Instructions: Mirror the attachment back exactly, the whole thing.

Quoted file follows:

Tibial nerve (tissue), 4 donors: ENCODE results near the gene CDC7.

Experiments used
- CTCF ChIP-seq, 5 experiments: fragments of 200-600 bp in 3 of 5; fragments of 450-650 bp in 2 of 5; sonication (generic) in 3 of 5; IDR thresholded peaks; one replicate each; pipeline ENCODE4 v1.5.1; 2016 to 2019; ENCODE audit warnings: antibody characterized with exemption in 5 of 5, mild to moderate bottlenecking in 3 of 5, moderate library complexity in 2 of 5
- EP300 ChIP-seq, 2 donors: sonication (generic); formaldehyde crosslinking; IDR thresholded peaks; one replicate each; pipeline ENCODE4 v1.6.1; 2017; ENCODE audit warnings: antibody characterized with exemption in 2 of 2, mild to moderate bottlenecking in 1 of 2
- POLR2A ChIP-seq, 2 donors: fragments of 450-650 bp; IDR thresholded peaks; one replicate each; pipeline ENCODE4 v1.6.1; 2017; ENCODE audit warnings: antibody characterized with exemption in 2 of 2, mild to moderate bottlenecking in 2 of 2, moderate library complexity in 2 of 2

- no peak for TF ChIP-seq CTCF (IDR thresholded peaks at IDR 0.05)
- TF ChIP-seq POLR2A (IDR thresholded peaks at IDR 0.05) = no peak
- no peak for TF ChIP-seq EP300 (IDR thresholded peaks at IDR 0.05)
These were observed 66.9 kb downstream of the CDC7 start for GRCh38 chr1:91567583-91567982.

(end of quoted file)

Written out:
Tibial nerve (tissue), 4 donors: ENCODE results near the gene CDC7.

Experiments used
- CTCF ChIP-seq, 5 experiments: fragments of 200-600 bp in 3 of 5; fragments of 450-650 bp in 2 of 5; sonication (generic) in 3 of 5; IDR thresholded peaks; one replicate each; pipeline ENCODE4 v1.5.1; 2016 to 2019; ENCODE audit warnings: antibody characterized with exemption in 5 of 5, mild to moderate bottlenecking in 3 of 5, moderate library complexity in 2 of 5
- EP300 ChIP-seq, 2 donors: sonication (generic); formaldehyde crosslinking; IDR thresholded peaks; one replicate each; pipeline ENCODE4 v1.6.1; 2017; ENCODE audit warnings: antibody characterized with exemption in 2 of 2, mild to moderate bottlenecking in 1 of 2
- POLR2A ChIP-seq, 2 donors: fragments of 450-650 bp; IDR thresholded peaks; one replicate each; pipeline ENCODE4 v1.6.1; 2017; ENCODE audit warnings: antibody characterized with exemption in 2 of 2, mild to moderate bottlenecking in 2 of 2, moderate library complexity in 2 of 2

- no peak for TF ChIP-seq CTCF (IDR thresholded peaks at IDR 0.05)
- TF ChIP-seq POLR2A (IDR thresholded peaks at IDR 0.05) = no peak
- no peak for TF ChIP-seq EP300 (IDR thresholded peaks at IDR 0.05)
These were observed 66.9 kb downstream of the CDC7 start for GRCh38 chr1:91567583-91567982.